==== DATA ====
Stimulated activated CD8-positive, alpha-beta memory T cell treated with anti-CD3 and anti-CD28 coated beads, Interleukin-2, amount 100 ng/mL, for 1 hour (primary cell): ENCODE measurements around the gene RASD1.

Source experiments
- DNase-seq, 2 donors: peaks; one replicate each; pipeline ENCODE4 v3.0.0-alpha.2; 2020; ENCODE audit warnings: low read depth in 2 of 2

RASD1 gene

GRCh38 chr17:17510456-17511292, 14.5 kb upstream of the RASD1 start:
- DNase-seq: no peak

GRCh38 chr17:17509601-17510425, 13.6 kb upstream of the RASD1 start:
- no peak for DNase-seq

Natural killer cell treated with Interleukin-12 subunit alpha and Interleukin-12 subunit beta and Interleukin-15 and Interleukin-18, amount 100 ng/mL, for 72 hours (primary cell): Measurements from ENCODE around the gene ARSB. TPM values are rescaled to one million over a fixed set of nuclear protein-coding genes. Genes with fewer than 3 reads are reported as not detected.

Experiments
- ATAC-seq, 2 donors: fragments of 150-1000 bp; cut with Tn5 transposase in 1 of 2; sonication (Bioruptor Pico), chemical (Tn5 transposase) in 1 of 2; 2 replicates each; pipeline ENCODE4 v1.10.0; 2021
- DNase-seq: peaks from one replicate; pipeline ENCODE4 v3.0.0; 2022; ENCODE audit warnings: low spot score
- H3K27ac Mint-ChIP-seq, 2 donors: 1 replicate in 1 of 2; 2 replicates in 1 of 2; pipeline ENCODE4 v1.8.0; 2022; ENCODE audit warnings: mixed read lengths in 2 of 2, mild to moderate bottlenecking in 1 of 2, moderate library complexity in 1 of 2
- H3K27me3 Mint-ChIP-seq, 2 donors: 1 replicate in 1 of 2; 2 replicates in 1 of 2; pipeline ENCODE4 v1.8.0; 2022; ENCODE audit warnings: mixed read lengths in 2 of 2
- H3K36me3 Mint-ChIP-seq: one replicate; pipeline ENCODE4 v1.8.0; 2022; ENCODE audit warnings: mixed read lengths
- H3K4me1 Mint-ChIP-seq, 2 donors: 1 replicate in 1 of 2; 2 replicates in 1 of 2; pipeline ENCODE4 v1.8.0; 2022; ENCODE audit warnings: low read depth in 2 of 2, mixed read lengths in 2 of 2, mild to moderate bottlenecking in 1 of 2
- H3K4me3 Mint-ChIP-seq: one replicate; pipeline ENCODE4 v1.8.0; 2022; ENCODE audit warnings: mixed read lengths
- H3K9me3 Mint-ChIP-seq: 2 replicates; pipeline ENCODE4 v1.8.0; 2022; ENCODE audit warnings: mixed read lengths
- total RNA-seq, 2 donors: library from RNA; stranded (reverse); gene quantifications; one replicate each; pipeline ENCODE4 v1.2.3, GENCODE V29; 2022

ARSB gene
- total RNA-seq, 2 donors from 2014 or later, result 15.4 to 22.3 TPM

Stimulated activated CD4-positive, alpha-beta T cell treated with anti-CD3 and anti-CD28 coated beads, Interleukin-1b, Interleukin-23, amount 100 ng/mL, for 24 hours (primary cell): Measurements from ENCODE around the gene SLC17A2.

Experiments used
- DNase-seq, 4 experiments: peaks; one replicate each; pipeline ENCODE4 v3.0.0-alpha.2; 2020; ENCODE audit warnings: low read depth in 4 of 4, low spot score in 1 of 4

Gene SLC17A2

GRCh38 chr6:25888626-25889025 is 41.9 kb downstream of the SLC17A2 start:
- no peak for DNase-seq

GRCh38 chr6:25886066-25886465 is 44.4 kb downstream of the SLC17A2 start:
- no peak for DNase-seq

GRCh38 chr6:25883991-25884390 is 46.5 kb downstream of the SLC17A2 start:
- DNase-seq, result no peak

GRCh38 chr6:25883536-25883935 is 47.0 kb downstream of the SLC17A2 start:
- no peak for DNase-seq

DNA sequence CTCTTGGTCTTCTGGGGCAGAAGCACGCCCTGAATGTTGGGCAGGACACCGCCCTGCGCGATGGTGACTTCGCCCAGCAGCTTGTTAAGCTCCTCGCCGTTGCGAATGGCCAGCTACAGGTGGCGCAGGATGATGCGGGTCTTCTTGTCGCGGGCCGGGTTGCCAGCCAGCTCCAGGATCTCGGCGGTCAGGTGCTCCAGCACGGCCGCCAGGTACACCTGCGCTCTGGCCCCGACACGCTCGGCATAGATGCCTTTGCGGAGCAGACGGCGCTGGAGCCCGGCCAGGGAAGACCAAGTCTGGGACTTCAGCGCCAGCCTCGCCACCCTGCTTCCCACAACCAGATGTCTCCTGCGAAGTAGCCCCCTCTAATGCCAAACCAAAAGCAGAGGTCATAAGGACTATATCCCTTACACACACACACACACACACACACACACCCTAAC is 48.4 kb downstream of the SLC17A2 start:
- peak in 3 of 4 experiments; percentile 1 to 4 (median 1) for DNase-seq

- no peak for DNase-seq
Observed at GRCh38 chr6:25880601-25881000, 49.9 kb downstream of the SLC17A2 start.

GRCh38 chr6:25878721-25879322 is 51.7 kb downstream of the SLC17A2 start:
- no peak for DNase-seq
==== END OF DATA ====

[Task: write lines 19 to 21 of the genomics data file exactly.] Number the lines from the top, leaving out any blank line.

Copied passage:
- total RNA-seq, 2 donors: library from RNA; stranded (reverse); gene quantifications; one replicate each; pipeline ENCODE4 v1.2.3, GENCODE V29; 2022

ARSB gene
- total RNA-seq, 2 donors from 2014 or later, result 15.4 to 22.3 TPM